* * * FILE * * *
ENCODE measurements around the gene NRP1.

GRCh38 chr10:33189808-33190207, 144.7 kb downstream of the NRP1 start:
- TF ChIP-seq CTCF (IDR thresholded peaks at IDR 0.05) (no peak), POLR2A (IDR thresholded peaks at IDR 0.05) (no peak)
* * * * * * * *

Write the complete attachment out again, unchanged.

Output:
ENCODE measurements around the gene NRP1.

GRCh38 chr10:33189808-33190207, 144.7 kb downstream of the NRP1 start:
- TF ChIP-seq CTCF (IDR thresholded peaks at IDR 0.05) (no peak), POLR2A (IDR thresholded peaks at IDR 0.05) (no peak)